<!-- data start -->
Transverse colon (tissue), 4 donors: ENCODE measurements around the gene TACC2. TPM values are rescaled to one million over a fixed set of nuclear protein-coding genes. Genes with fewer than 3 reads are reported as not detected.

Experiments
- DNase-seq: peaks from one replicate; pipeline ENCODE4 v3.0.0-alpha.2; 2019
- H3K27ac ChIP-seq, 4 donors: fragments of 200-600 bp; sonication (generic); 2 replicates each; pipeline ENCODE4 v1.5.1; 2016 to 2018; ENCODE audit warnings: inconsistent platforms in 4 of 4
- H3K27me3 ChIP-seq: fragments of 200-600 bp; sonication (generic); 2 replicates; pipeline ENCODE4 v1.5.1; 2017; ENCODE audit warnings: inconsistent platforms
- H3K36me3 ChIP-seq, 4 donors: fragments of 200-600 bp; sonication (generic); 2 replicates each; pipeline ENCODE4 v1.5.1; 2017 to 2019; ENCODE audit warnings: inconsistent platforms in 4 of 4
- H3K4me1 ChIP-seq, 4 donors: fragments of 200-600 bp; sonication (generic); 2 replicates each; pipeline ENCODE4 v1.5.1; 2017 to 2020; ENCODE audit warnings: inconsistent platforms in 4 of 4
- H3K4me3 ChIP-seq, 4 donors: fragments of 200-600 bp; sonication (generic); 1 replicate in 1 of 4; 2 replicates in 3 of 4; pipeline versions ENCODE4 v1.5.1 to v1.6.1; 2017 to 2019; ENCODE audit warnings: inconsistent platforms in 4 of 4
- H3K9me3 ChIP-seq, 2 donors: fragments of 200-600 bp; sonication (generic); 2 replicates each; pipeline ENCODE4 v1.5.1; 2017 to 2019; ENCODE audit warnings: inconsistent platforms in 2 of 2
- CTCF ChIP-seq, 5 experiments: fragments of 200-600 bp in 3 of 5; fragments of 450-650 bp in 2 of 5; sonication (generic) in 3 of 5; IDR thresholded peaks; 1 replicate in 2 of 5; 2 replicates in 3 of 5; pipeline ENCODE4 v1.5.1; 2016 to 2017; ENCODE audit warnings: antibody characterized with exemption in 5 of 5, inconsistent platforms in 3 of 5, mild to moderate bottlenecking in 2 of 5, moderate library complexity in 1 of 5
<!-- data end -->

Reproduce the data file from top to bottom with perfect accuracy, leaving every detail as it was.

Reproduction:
Transverse colon (tissue), 4 donors: ENCODE measurements around the gene TACC2. TPM values are rescaled to one million over a fixed set of nuclear protein-coding genes. Genes with fewer than 3 reads are reported as not detected.

Experiments
- DNase-seq: peaks from one replicate; pipeline ENCODE4 v3.0.0-alpha.2; 2019
- H3K27ac ChIP-seq, 4 donors: fragments of 200-600 bp; sonication (generic); 2 replicates each; pipeline ENCODE4 v1.5.1; 2016 to 2018; ENCODE audit warnings: inconsistent platforms in 4 of 4
- H3K27me3 ChIP-seq: fragments of 200-600 bp; sonication (generic); 2 replicates; pipeline ENCODE4 v1.5.1; 2017; ENCODE audit warnings: inconsistent platforms
- H3K36me3 ChIP-seq, 4 donors: fragments of 200-600 bp; sonication (generic); 2 replicates each; pipeline ENCODE4 v1.5.1; 2017 to 2019; ENCODE audit warnings: inconsistent platforms in 4 of 4
- H3K4me1 ChIP-seq, 4 donors: fragments of 200-600 bp; sonication (generic); 2 replicates each; pipeline ENCODE4 v1.5.1; 2017 to 2020; ENCODE audit warnings: inconsistent platforms in 4 of 4
- H3K4me3 ChIP-seq, 4 donors: fragments of 200-600 bp; sonication (generic); 1 replicate in 1 of 4; 2 replicates in 3 of 4; pipeline versions ENCODE4 v1.5.1 to v1.6.1; 2017 to 2019; ENCODE audit warnings: inconsistent platforms in 4 of 4
- H3K9me3 ChIP-seq, 2 donors: fragments of 200-600 bp; sonication (generic); 2 replicates each; pipeline ENCODE4 v1.5.1; 2017 to 2019; ENCODE audit warnings: inconsistent platforms in 2 of 2
- CTCF ChIP-seq, 5 experiments: fragments of 200-600 bp in 3 of 5; fragments of 450-650 bp in 2 of 5; sonication (generic) in 3 of 5; IDR thresholded peaks; 1 replicate in 2 of 5; 2 replicates in 3 of 5; pipeline ENCODE4 v1.5.1; 2016 to 2017; ENCODE audit warnings: antibody characterized with exemption in 5 of 5, inconsistent platforms in 3 of 5, mild to moderate bottlenecking in 2 of 5, moderate library complexity in 1 of 5